The first essential ingredient in creating a memory that's going to last longer than this present moment is attention. Your brain will never remember what you don't pay attention to
Chronic stress is really bad for our memory. Stress hormones mobilize your brain and body to respond, to fight, to flee, to react quickly- not to think. Stress is meant to be an acute, quick, on-and-off phenomenon. So what happens in your brain and body if you're exposed to chronic, unrelenting stress, and how does that affect your memory? Under chronic stress, your body will just keep dumping adrenaline and cortisol, and it can't shut off. This is bad for memory. You are actually shrinking your hippocampus- the part of your brain that's essential for forming consciously-held memories is going to be smaller. You'll be inhibiting 'neurogenesis,' the birth of new neurons.
This is where things like yoga, meditation, mindfulness, and exercise come into play. All of these have been shown to restore the size of people's hippocampus who have been chronically stressed.
Here's a nine-second meditation to help restore your cortisol levels, and to help save your hippocampus and your ability to remember. Close your eyes if you can. Breathe in through your nose to the count of four. Hold it for a second, and then breathe out through your nose to the count of four. And notice how you feel.
Get Enough Sleep
Sleep is not a state of doing nothing where you're unconscious and it's a waste of time. Your hippocampus consolidates the information you're learning into a lasting memory that you can consciously retrieve while you sleep.
Caffeine is actually good for memory because caffeine increases your attention. So anything that's an attention booster is gonna be a memory booster. We know that sleep is super important for forming memories, so caffeine's good for memory. You just wanna be careful that it's not compromising your sleep.
So can we supply more associations to the person's name to give us a chance? In psychology, this is called the 'Baker-Baker Paradox. ' If I'm trying to remember your name and your name is Mr. Baker, that's really tough for me to remember- abstract concept. But if I were asked to remember the word "baker," I can picture him wearing an apron, and he's got flour on his face and, "Oh, I remember the bakery I used to love as a kid and we used to get danishes there on Sundays." So now I've got all of these associations in my brain, attaching to that word "baker," and gives me a chance to hook into it.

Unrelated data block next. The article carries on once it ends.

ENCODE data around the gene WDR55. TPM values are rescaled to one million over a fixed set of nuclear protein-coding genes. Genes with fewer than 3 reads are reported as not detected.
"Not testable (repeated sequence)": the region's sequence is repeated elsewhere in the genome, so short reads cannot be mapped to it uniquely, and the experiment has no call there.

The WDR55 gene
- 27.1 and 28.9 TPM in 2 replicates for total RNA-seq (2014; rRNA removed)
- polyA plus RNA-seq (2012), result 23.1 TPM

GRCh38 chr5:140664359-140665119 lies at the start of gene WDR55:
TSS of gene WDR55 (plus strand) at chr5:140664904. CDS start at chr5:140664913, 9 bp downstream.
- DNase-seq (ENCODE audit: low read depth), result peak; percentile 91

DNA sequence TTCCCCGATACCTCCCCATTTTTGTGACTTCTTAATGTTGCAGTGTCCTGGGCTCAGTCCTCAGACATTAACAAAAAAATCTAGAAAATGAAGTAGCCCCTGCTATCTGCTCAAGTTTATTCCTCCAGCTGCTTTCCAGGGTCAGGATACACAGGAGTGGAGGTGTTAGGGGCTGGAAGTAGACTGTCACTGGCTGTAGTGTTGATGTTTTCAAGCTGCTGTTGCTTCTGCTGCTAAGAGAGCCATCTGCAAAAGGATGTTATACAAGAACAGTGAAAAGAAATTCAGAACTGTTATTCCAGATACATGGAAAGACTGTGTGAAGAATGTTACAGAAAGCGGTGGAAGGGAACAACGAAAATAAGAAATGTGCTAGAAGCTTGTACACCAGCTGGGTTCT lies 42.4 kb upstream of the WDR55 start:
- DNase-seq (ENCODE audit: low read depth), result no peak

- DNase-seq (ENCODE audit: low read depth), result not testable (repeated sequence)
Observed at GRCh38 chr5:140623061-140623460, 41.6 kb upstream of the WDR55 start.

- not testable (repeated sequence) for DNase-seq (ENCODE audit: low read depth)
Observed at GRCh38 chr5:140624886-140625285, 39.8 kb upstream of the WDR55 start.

For all of these memories, they benefit from repetition. The more we repeat, the more we practice, the more we rehearse a memory, we are strengthening those neural connections, making that neural circuit stronger, and more likely to be fully retrieved. One of the ways that we can repeat a memory is by writing it down.
Write it down
It's actually good practice." Airline pilots do not rely on their brains and their prospective memories to remember to lower the wheels before landing the plane. They outsource the job to a to-do list, a checklist. We should all write it down, put it in your phones, put it in your calendar alerts, make to-do lists.
If I'm trying to consolidate something into memory, and I'm only putting the information in, I'm traveling one way on the neurons. If I then try to recall the information, I'm pulling the information out- now I'm going the other way. Going over those circuits in both directions will help reinforce and make that memory stronger.
Just google it
having a word stuck on the tip of your tongue is a normal glitch in memory retrieval. It's just a byproduct of how our brains are organized. So looking up a word, Googling a word that's on the tip of your tongue isn't cheating. It will not cause digital amnesia. It will not make your memory weaker in any way. It frees you up.
Take away from all of this is that your memory is amazing. It is limitless in what it's capable of remembering if you supply it with the right kind of information, if you supply it with the right kind of tools and associations. And it's wildly imperfect, and that's just the price of owning a human brain. Forgetting is a normal part of being human.